Backhandedly hopeful, but hopeful nonetheless.

Last week I told you a bit about my recent bedtime reading, The Making of English by Henry Bradley. The book was published in 1904, and one of the peculiar delights of reading it more than a century later is seeing Bradley hold forth about "modern" words that now either seem archaic or have slipped out of usage altogether.

He will also occasionally express some hope about the future development of the language that we, as his future readers, can experience in a way that his contemporary readers could not. For instance, this passage:

It is worth while to remark that in some instances words have undergone changes of meaning because in their literary use they have been popularly misunderstood....

In bad modern 'newspaper English' the verb transpire is used for 'to happen or take place,' and this sense has even found its way into recent dictionaries. Literally, to transpire is 'to breathe through'; and a circumstance may correctly and expressively be said 'to have transpired,' in the sense of having become known in spite of efforts made to keep it secret. It is through ignorant misapprehension of sentences in which the word was thus correctly used that it has come to bear a perverted meaning. As this blunder, unlike some others of the kind, does not supply any need of the language, it may be hoped that the misapplication of the word will not be permanent.

Oh, the grave-spinning which must have transpired!

Riddle me this

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My light bedtime reading lately has been from a fascinating little book called The Making of English, by Henry Bradley. Bradley was a mostly self-taught linguist and lexicographer who would eventually become editor of the Oxford English Dictionary. The Making of English, published in 1904, is a compact, elegant distillation of everything he had learned about the development of the English language.

It's not a quick read, but it's often quite delightful. Here's a prime example from the chapter on how the meanings of words change over time:

A word was needed to describe the action of interpreting the meaning of written characters; and our ancestors supplied the want by using the verb read (in Old English rǣdan), which meant, like its modern German equivalent rathen, to guess a riddle. The noun riddle (in Old English rǣdels) is a derivative of this word. To the early English a piece of writing was, we see, a mystery which only the wise could solve.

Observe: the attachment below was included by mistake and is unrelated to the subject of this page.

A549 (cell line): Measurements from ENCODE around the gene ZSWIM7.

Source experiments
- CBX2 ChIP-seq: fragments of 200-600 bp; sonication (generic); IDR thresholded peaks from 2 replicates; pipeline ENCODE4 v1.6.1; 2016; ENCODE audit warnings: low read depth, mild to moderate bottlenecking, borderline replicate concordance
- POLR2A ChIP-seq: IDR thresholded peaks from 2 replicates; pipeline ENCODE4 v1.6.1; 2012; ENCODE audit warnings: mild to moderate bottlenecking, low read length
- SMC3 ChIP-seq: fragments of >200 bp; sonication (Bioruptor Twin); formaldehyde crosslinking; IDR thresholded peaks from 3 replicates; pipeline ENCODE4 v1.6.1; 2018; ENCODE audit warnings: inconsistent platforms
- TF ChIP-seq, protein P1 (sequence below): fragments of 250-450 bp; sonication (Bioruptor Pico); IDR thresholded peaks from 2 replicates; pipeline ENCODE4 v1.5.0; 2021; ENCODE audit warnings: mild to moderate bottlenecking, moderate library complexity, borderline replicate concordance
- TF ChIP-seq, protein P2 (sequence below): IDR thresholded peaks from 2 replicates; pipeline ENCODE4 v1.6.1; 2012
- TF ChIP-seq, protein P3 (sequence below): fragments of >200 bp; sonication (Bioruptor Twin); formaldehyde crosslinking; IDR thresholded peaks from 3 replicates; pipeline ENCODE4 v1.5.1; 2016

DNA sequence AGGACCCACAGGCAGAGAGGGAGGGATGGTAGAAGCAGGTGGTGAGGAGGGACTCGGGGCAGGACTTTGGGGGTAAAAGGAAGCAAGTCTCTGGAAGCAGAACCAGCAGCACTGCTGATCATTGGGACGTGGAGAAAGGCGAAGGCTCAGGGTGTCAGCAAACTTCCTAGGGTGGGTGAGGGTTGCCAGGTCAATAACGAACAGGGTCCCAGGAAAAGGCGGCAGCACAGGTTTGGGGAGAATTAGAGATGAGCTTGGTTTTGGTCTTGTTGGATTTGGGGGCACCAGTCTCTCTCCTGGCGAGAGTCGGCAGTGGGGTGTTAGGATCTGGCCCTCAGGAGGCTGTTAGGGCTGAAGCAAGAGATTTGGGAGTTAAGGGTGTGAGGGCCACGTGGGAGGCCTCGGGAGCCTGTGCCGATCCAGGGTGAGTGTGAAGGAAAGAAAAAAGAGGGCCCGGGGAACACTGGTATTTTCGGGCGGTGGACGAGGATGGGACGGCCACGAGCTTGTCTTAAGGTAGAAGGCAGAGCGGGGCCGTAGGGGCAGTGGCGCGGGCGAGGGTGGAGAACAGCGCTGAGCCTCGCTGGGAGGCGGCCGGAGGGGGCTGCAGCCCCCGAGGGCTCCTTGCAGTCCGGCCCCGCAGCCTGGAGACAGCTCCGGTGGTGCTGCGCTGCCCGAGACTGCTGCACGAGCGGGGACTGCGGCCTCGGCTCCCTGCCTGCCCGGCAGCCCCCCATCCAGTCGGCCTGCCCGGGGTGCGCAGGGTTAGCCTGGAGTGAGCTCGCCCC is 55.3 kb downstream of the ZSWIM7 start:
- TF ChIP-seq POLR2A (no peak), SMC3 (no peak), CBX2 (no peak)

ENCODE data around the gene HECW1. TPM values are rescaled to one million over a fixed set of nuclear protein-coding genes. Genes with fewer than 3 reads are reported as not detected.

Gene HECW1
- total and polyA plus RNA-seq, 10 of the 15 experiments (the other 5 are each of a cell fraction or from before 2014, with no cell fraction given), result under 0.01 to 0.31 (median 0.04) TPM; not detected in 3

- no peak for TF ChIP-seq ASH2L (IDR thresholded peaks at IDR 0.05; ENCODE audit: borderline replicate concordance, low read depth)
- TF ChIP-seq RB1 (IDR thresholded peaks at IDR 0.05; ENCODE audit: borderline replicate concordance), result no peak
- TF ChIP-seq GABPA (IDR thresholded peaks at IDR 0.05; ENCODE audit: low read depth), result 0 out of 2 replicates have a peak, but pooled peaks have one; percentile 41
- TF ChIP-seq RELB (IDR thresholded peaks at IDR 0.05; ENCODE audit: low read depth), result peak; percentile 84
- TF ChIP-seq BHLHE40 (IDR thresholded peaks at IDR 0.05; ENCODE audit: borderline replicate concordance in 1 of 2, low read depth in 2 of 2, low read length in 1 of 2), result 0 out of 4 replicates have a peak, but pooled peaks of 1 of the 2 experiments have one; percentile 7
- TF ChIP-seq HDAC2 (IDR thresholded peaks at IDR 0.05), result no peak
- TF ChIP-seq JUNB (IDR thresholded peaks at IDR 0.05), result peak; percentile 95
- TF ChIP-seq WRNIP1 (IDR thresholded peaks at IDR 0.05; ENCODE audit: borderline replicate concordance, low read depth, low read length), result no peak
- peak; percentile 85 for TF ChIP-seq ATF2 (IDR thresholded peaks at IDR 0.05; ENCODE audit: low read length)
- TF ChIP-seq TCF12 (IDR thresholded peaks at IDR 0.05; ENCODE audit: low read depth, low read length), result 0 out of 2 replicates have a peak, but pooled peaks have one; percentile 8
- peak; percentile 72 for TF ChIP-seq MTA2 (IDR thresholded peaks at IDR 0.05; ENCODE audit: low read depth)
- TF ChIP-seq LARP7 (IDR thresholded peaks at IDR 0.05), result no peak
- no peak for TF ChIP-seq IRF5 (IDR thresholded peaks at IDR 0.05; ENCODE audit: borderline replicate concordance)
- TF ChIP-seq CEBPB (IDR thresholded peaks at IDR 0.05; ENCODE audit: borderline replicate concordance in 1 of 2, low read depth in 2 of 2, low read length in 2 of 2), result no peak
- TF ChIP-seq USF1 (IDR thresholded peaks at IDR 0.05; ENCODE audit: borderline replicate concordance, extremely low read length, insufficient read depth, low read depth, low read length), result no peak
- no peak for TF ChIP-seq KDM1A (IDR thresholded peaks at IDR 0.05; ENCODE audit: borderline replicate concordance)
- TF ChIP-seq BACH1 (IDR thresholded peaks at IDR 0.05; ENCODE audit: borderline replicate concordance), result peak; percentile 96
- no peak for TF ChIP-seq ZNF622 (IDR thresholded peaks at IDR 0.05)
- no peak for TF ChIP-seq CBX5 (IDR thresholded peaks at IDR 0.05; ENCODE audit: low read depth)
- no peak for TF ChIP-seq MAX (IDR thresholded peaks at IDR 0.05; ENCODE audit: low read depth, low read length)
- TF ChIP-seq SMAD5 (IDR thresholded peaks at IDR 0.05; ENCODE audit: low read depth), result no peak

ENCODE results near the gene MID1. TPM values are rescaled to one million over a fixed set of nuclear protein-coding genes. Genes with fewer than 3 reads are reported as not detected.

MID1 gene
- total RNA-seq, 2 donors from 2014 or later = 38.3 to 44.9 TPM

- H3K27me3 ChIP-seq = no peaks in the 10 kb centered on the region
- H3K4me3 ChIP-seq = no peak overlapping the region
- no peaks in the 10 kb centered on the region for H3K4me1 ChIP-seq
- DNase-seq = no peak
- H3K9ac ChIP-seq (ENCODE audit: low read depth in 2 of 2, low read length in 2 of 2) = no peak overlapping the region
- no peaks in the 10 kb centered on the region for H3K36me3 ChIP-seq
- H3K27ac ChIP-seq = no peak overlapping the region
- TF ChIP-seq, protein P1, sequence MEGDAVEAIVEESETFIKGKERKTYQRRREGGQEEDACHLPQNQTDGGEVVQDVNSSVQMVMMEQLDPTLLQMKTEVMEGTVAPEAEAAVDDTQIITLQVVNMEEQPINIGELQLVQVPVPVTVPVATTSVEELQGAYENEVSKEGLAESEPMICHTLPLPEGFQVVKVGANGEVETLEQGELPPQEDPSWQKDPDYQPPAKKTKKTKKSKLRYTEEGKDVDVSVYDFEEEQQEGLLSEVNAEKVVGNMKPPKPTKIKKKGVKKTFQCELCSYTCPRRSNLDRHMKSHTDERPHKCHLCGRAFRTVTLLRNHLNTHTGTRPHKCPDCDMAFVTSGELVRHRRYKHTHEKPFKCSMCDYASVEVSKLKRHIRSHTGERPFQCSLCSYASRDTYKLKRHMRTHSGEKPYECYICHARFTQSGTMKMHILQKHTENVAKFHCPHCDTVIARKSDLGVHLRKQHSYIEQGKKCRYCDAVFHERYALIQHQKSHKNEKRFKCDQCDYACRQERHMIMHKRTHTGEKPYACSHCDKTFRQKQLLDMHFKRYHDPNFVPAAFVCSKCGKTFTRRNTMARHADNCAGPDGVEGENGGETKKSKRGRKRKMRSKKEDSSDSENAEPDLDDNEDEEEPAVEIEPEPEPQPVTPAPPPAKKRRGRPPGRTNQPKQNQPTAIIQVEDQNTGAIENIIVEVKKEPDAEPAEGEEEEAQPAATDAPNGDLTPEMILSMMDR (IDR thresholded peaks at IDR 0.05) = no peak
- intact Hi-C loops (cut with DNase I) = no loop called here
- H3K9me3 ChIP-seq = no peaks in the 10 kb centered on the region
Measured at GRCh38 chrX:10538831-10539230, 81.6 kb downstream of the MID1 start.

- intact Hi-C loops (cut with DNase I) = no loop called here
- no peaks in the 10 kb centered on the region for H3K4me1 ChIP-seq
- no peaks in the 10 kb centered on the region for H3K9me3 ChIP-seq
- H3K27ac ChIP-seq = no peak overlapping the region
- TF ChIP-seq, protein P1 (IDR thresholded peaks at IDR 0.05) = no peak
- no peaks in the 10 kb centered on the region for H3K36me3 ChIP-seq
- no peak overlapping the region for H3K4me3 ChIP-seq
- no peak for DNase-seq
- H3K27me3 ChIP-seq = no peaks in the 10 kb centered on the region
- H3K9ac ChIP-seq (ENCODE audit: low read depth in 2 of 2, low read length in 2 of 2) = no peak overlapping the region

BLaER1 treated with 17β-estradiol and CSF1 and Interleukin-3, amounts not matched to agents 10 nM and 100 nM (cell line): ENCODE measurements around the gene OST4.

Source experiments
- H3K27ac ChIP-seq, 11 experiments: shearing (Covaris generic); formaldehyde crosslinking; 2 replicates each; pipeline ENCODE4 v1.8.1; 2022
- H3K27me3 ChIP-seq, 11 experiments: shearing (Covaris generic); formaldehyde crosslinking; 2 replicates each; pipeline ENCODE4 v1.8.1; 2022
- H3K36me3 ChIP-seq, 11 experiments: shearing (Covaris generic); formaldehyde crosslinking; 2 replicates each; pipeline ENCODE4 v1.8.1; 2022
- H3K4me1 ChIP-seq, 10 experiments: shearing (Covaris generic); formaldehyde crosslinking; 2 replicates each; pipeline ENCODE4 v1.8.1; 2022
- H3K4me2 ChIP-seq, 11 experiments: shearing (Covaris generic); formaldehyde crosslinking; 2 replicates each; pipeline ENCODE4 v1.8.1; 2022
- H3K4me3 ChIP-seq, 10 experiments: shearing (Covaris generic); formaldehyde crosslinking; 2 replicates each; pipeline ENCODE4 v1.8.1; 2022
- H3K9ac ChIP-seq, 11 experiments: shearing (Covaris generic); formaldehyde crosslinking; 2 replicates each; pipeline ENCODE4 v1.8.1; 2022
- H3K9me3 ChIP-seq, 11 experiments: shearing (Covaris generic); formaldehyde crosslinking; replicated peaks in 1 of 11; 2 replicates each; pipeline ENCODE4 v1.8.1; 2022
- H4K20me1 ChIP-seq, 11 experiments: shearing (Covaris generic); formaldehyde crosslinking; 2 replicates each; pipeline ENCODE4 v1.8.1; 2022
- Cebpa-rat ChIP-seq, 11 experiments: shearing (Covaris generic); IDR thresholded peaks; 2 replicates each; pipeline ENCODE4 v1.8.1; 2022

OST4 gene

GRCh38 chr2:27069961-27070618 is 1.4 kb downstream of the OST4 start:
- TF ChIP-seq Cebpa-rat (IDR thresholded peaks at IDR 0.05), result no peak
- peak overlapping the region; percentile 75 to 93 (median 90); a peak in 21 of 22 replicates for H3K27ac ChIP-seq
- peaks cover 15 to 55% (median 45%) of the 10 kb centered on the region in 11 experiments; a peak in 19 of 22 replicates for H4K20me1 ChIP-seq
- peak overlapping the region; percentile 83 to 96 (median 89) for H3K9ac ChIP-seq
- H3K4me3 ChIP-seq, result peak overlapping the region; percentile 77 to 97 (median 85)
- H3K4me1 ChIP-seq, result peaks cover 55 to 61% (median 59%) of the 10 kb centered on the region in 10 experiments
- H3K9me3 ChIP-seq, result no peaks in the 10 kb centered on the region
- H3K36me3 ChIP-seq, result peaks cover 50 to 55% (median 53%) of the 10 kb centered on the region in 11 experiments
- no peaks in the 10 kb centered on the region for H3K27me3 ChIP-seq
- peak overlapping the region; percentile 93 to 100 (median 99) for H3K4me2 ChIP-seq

The Making of English is available as a free download at Archive.org. Happy riddling.

Twitter & badness

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I have an apology to make. It's been called to my attention that for the past several days I've been splashing a word around my blog, podcast, Facebook page, and Twitter stream that many people find offensive.

No affront nor slur was intended, yet I have come to realize that in the 21st century such hurtful relics of a benighted past have no place amongst us—not in civil discourse, not in right-thinking minds, and certainly not in popular culture.

There is no room on our airwaves for the employment of any sense of this word that could be construed as imputing fun, cuteness, or endearment to such a condition as this term pejoratively describes.

No self-respecting purveyor of books should allow any volume adorned with such a term to disgrace its shelves.

Extraordinary Popular Delusions and the Madness of Crowds

And furthermore, any collective artistic endeavor of entertainment that dares apply this denigrating term to itself in part or in whole should be banned, shunned, and otherwise made to wander without end in the wilderness of pariahdom. Really, do we want our children exposed to corruption like this?

Let me repeat more vigorously, only brutes and clods would march into the arena of entertainment under a banner emblazoned with such a rubric.